This seemed like a wild card, but yep, you can make pizza in this thing! Using the metal tray you can essentially broil the pizza like it’s in a wood-fired pizza oven.

If you’re dying for a pizza, just get your hands on some premade crusts, cheese, sauce, pepperoni, and oil. The recipe calls for smaller crusts, but you *can* use a bigger size if that’s all that’s available. Even with the large crust, the pizza turned out great after some additional time, and the edges charred a bit since it was a little oversized.

Tech gurus will love trying new recipes and even creating their own with this gadget. And if you’re new to cooking or healthy eating, this appliance makes it incredibly easy to eat quality meals at home.

But if you love cooking with classic tools, you might feel restricted. Cast iron enthusiasts, you’ll long to sear a steak in some butter. And create-as-you-go cooks, you may not enjoy having to research the best settings and temperatures for all the ingredients you want to throw together. There is room for creative cooking with the Brava, but it comes with a lot of trial, error, and rules.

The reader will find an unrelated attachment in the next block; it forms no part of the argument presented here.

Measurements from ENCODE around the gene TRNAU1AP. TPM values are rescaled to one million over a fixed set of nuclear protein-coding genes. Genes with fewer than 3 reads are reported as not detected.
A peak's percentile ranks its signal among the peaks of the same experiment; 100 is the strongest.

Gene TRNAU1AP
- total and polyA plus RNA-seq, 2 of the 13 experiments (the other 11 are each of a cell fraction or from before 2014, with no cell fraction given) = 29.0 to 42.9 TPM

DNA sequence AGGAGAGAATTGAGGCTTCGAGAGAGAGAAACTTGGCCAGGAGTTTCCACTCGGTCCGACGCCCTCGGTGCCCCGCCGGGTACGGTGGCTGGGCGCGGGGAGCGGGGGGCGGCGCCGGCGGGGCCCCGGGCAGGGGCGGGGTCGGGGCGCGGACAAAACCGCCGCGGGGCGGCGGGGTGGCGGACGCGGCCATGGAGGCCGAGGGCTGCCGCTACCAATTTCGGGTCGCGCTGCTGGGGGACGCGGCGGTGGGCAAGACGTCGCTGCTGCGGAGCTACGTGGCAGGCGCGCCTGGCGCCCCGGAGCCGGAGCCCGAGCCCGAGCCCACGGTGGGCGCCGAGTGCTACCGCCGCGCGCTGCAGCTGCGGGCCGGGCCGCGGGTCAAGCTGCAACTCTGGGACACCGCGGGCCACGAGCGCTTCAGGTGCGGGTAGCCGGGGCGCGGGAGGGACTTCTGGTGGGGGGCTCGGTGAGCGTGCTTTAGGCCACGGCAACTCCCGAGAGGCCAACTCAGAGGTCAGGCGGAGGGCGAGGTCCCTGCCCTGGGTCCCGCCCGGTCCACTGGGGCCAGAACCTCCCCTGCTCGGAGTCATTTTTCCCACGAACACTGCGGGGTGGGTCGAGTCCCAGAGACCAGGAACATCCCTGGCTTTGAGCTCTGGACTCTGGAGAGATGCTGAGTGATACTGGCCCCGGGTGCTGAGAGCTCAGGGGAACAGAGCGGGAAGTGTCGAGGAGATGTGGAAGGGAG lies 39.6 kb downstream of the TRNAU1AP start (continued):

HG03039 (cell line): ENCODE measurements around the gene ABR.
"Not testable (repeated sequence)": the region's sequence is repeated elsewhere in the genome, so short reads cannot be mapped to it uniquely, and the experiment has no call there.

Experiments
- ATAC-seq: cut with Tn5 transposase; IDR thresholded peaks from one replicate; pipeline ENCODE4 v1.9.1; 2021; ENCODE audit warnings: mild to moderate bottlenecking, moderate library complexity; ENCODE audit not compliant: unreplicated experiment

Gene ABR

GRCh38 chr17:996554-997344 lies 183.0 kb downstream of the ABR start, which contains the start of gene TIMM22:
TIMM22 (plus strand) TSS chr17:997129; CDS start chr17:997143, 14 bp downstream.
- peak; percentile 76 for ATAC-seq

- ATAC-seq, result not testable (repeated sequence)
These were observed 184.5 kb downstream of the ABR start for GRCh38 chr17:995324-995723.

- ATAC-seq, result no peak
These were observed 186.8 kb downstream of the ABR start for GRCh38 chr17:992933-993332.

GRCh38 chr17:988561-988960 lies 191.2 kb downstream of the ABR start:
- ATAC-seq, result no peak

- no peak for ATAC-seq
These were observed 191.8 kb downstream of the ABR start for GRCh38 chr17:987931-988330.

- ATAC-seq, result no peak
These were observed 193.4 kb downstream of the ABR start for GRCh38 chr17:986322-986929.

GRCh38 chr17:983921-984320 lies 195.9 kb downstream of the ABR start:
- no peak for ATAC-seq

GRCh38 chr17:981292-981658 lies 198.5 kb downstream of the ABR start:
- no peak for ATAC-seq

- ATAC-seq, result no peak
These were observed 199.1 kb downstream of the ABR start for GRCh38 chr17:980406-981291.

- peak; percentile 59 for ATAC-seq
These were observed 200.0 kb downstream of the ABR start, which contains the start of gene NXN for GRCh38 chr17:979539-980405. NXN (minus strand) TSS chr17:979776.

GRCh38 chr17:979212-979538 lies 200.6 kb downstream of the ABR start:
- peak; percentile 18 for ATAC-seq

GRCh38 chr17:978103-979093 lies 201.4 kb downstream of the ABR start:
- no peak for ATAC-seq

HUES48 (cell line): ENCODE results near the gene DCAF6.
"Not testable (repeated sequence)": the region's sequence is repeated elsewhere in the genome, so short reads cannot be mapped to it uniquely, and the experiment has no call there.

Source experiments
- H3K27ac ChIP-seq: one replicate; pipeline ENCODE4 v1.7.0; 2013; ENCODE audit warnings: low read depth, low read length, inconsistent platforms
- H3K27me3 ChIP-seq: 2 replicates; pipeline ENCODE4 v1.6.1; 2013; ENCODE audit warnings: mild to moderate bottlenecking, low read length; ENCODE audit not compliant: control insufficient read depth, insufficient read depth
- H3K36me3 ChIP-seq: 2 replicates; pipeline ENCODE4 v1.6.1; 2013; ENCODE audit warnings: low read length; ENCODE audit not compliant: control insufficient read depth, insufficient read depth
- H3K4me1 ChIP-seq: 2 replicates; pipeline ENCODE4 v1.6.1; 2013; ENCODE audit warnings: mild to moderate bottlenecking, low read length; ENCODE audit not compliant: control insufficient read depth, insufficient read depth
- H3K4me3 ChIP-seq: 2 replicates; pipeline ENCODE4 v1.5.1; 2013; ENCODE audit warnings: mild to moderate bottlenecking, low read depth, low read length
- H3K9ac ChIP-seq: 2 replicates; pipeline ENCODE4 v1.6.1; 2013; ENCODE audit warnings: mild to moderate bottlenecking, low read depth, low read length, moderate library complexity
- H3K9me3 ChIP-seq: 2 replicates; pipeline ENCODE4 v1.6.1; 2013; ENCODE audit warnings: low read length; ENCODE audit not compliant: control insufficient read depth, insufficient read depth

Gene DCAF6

If you can afford the initial cost and want to commit to easy, healthy cooking, this is the appliance for you. Just be prepared to ditch some of your existing countertop appliances to make room. You can also invest in additional Brava accessories to fully commit to Brava chefdom.

Convinced you definitely need a grown-up version of an Easy-Bake Oven? Us too. Get shopping!